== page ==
Installation Trends: Streamlined Sportscasting
May 1, 2008 12:00 PM, Daniel Keller
Stadium broadcasting systems shrink in size as they grow in capabilities.
A big part of that draw seems to be the ability to now provide a high-definition in-park experience comparable to what viewers experience on broadcast television.
“With the ability to provide high-definition video on the inhouse displays, you'd be surprised how much time people at a game actually spend watching the big screen,” Siegel says. “At Safeco Field [in Seattle], we put HD screens into all the suites a couple of years ago. We did a survey of suite holders and asked them how much time they actually spend watching the game, looking at the field through the glass versus watching the video. Almost 60 percent said they prefer to mainly watch the screens. It makes sense, if you think about it — it's nothing like watching the game at home. People can sponsor clients, bring them to the game, and get the ambience and excitement of the stadium, get their food and drinks, and get all the benefits of the technology at the same time. It's really the best of both worlds.”
The affordability of these new integrated digital workstations has begun to place the ability to attain that HD quality — both at broadcast level and in the park — in the hands of a more diverse set of players.
“Let's face it; high definition is really the ideal medium for viewing sports,” Siegel says. “Large venues, large displays — anyone who is building a ballpark or sports venue these days wants high def. Traditionally, the cost of converting to HD has been very high, and people have been looking more and more for cost-effective ways to accomplish going that route. As these new technologies begin to become more viable and affordable, we're seeing a growing adoption at the minor-league and collegiate levels.”
Not surprisingly, Siegel says some of the most aggressive growth in the market for digital broadcast technologies can be found in the world of collegiate sports.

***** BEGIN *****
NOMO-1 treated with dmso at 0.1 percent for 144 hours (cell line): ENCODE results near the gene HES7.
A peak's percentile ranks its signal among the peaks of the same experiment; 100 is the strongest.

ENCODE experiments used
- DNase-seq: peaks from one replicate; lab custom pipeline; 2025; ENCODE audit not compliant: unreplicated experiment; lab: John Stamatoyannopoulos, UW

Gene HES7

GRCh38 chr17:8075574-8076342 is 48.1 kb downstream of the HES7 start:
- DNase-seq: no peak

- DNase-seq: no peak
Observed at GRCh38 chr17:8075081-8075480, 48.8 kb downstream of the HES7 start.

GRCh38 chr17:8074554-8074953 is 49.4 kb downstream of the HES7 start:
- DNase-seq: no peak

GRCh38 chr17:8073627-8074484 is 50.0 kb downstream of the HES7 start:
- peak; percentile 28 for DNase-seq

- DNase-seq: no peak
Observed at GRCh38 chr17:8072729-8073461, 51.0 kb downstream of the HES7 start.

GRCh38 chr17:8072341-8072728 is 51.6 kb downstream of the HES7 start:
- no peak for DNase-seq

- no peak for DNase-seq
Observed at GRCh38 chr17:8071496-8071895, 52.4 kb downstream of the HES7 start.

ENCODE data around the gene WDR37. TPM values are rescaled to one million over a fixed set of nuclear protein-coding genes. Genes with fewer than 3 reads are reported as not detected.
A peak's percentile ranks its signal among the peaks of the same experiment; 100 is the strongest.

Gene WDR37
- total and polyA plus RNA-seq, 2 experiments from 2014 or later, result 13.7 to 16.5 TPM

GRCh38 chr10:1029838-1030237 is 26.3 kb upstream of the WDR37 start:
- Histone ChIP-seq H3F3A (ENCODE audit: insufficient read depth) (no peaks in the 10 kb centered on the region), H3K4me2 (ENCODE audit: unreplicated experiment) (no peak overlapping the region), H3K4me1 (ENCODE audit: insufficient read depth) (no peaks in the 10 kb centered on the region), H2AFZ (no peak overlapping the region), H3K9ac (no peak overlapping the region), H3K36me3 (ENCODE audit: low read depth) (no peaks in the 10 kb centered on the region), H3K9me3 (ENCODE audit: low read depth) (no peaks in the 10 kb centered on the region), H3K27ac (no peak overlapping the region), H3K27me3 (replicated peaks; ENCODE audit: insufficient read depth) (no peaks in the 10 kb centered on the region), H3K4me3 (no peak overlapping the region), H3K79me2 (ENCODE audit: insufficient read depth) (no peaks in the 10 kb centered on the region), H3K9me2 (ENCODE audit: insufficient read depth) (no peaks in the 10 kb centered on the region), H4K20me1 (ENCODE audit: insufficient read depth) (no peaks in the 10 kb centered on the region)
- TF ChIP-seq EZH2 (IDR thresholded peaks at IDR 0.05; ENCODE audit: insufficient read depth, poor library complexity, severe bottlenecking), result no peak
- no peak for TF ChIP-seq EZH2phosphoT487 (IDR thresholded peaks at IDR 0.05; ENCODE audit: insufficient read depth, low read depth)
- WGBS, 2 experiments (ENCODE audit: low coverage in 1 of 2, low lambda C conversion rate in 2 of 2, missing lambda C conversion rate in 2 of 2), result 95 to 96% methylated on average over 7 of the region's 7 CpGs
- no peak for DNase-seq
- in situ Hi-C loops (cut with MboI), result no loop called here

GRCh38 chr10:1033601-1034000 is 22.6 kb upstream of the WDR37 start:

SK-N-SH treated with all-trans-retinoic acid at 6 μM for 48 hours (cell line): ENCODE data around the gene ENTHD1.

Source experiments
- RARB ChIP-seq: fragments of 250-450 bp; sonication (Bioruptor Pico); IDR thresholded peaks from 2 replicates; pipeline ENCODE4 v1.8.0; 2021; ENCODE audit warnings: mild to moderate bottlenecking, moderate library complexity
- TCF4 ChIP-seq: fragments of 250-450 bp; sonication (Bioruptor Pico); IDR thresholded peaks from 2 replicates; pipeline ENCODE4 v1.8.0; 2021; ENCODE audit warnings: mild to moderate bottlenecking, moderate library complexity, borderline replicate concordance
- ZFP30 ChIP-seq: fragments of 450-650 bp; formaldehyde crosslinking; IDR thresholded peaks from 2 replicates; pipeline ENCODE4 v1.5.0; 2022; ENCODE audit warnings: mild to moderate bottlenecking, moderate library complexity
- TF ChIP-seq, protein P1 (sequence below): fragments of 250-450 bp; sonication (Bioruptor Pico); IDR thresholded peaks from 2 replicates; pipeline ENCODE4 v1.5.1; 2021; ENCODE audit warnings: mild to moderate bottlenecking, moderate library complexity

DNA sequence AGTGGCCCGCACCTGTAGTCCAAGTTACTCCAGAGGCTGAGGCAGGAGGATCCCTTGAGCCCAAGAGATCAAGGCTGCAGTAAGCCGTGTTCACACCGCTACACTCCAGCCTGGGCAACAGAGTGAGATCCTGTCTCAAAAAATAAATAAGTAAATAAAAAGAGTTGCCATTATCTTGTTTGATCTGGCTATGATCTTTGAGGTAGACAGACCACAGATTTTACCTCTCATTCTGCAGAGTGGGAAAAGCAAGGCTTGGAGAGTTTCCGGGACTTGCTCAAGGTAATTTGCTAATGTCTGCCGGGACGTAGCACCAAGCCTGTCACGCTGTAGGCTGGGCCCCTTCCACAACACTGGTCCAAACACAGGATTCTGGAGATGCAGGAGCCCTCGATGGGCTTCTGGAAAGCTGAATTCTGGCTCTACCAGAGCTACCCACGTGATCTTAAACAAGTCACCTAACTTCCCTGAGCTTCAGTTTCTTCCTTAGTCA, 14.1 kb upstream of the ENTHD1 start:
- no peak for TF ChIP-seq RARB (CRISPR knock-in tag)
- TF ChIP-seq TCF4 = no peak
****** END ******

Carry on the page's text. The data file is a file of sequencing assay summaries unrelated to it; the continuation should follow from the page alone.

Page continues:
“Pro ball is a finite pool — there are only so many major-league teams,” he says. “But more significantly, the college teams are in many ways more eager to get involved in this world. They're just starting to taste the wide range of possibilities involved in doing their own productions. The biggest hurdle has always been figuring out how to get started; the cost of putting in a full-on HD broadcast production facility has always been out of reach for most of these organizations, and this new technology has begun to alter that perception. People used to roll in with production trucks worth $10 [million] to $20 million. Now you can put a system in place that can cover a game with broadcast-quality HD for under $1 million.”
“The college crowd is also, generally speaking, a very creative segment,” Scott says. “The major league production guys have become somewhat accustomed to the gear they've been working with for many years, and they're somewhat established in their ways. But these younger guys with the collegiate teams tend to have less in the way of preconceived notions on production techniques. They're the computer generation, and they're much more PC-savvy — less likely to read the manual and more prone to experimentation.”
Of course, it's not just the young pups who are excited by the potential of these new technologies. “Our guys have been totally inspired by the new system and what we can accomplish with it,” Morgan says. “The difference in picture quality, the editing power, the range of effects and transitions — it's a whole new creative palette for us. With our old system, you were limited only by your imagination. The new system takes your imagination even further.”
Daniel Keller is an audio industry veteran and principal of Get It In Writing.
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